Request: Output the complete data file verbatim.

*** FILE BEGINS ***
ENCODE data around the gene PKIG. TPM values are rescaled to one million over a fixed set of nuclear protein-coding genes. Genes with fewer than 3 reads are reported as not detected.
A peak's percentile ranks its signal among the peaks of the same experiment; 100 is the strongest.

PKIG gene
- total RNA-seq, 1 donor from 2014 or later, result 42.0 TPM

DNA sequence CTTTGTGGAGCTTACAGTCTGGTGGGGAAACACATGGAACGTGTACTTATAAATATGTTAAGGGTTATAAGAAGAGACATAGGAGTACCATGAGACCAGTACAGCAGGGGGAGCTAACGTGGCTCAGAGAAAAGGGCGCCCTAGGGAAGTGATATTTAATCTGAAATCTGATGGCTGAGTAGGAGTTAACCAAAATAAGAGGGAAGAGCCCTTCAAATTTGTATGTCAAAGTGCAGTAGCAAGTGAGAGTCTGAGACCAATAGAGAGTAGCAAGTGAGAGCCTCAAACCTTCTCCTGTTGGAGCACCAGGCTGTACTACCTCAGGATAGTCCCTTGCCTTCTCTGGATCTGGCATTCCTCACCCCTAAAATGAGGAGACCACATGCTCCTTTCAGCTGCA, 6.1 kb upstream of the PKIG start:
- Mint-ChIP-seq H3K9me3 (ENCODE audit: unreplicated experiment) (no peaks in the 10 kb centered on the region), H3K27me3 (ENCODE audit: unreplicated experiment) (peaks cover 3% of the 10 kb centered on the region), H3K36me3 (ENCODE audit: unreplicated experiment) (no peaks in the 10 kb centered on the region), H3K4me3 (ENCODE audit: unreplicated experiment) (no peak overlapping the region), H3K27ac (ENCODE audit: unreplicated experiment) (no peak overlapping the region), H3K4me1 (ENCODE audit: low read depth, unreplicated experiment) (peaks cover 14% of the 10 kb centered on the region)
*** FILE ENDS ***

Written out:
ENCODE data around the gene PKIG. TPM values are rescaled to one million over a fixed set of nuclear protein-coding genes. Genes with fewer than 3 reads are reported as not detected.
A peak's percentile ranks its signal among the peaks of the same experiment; 100 is the strongest.

PKIG gene
- total RNA-seq, 1 donor from 2014 or later, result 42.0 TPM

DNA sequence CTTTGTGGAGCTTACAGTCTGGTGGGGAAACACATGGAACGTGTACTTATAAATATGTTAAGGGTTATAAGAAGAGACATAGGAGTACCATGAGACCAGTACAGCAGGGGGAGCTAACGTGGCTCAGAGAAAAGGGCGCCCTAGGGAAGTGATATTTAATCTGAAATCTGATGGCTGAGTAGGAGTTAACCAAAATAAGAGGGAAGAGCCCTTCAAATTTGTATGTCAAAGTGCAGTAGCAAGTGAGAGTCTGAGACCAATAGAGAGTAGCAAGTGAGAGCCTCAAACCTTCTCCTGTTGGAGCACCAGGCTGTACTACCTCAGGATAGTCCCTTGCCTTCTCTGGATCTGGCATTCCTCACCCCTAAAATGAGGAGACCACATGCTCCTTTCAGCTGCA, 6.1 kb upstream of the PKIG start:
- Mint-ChIP-seq H3K9me3 (ENCODE audit: unreplicated experiment) (no peaks in the 10 kb centered on the region), H3K27me3 (ENCODE audit: unreplicated experiment) (peaks cover 3% of the 10 kb centered on the region), H3K36me3 (ENCODE audit: unreplicated experiment) (no peaks in the 10 kb centered on the region), H3K4me3 (ENCODE audit: unreplicated experiment) (no peak overlapping the region), H3K27ac (ENCODE audit: unreplicated experiment) (no peak overlapping the region), H3K4me1 (ENCODE audit: low read depth, unreplicated experiment) (peaks cover 14% of the 10 kb centered on the region)